Monday, 21 February 2011
Sandra Bullock, Online Chess and Serial Killers - Hollywood and the Internet.
The internet has been something of a double-edged sword for the film industry. It has opened a new realm of marketing to the studios as well as allowing film fanatics around the world to communicate with one another. Word of mouth has turned into word of keyboards as the reputation of a film can be made or broken by the general consensus of the online masses. If it were not for the genius of one internet fan boy, Samuel L Jackson may never have muttered the immortal words "I have had it with these motherfuckin' snakes on this motherfuckin' plane". Though whether this can be considered good or bad for the legacy of celluloid is yet to be decided.
On the other hand the web has brought with it the dangers of piracy which has forced the industry to desperate lengths as can be seen with the return of 3D. Former chief of the Motion Picture Association of America, Dan Glickman, believed that piracy had cost the film industry around $6 billion dollars a year from 2003 until 2007 as connection speeds and download limits increased. It is therefore interesting to witness the different ways with which Hollywood has chosen to present the World Wide Web since its arrival.
In the beginning it was used as purely a tool to impress girls by the world's first hacker - Matthew Broderick. WarGames from 1983 shows the rather helpful uses of computers interlinked via a network. Broderick happily changes his failing school grades and does the same for his hot classmate Ally Sheedy with only the slightest twinge of moral conscience. Again in Ferris Bueller's Day Off he mixes boyish charm effortlessly with an extensive knowledge of computers that would suggest he had no social capabilities. This time he alters his number of sick days at school all from the safety of his own room. Thus the internet was a harmless tool. A hobby for mischievous boys with no malice intended. Broderick's motives in WarGames for his hacking are simply light-hearted. His actions carried out in the hope that Ally Sheedy will toss him off in the locker rooms in return for a B+ in Chemistry.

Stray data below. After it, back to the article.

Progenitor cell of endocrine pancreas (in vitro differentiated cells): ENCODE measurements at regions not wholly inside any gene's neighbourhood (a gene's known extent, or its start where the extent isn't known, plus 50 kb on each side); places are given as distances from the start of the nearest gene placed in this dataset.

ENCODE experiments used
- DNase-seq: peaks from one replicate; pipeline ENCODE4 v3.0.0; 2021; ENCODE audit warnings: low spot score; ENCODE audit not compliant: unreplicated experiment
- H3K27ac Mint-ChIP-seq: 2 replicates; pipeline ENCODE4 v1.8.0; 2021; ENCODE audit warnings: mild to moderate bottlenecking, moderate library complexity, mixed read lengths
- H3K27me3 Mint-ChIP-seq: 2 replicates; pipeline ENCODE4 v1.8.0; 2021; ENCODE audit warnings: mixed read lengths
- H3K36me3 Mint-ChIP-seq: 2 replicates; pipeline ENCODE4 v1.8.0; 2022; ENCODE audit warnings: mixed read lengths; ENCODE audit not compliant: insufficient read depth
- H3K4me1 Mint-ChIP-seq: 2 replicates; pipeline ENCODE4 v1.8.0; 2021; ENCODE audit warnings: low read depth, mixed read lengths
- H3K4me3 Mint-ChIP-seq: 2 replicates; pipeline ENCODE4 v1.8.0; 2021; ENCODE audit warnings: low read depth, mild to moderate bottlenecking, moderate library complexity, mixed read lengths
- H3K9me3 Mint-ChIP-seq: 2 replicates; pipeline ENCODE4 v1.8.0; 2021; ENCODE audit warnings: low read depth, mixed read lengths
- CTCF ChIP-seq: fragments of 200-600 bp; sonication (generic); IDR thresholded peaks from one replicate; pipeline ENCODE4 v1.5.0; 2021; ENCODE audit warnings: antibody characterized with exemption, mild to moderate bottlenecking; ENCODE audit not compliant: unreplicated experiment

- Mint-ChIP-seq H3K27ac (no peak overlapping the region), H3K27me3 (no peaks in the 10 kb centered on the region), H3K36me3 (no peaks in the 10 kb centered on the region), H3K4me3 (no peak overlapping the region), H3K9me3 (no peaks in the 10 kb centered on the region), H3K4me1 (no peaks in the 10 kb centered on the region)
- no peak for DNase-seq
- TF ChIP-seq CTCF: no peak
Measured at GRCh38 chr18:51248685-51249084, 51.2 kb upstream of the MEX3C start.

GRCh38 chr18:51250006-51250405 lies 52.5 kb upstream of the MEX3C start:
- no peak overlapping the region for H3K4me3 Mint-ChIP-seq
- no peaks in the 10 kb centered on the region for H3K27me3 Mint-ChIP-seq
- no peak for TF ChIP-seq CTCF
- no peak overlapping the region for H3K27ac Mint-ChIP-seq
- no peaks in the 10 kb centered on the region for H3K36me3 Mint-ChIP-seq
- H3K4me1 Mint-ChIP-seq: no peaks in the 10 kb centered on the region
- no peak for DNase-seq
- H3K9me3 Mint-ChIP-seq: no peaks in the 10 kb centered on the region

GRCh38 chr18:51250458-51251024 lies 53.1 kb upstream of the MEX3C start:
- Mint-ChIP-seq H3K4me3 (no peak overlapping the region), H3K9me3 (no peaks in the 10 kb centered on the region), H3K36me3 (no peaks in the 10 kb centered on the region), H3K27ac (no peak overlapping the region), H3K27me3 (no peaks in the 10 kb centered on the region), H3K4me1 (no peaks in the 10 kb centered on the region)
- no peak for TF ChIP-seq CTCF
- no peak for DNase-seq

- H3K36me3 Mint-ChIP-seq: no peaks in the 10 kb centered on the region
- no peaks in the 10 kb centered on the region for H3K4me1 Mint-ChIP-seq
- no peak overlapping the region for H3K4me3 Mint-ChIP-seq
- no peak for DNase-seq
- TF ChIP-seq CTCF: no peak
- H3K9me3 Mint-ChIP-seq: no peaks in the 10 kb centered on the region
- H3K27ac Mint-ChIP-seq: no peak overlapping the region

The capabilities and potential of the internet only began to be realised in the Nineties. People saw the ability it had to convey vast swathes of information to an audience other mediums such as television could only dream of. Free from restriction and censorship it became an object of fear to conservatives who were worried by the power at the fingertips of the everyday man and just what they could do with that power. It is no surprise therefore to see this terror reflected in cinema. The middle of the Nineties saw the release of two separate films with the menacing threat of the internet at their hearts. Copycat saw Sigourney Weaver play a reclusive criminal psychologist who is hunted by a serial killer. The killer communicating with her via games of online chess suggesting the web was a tool solely used by academics and psychopathic oddballs. In the same year came The Net with Sandra Bullock where her life is slowly moved into the recycle bin one file at a time by cyber terrorists.
Even when hackers are made the protagonists, as seen in the 1995 film Hackers with Jonny Lee Miller and Angelina Jolie, the internet is still at the root of their problems. It keeps some of the jovial hack-flirting that had worked so successfully for Matthew Broderick just a decade before but throughout is underlined the supposed power of the internet to destroy lives at the click of the button.
So where next for Hollywood and the internet? The straight-to-video sequel to The Net went largely unnoticed - an oddity when the original had made over a $100m worldwide. This could indicate that audiences who have experienced the internet for themselves over a period of years recognise the plot to be nonsensical and scaremongering. Though more than likely it is because a sequel to The Net that has no resemblance to the original and made up of a cast of unknowns is probably going to be poor by definition. The release of The Social Network marked Hollywood taking the internet zeitgeist seriously. Far from studios using the internet, the internet used film to tell its own story. Hollywood has realised it is not powerful enough to control our perception of the internet and that the tables have very much turned.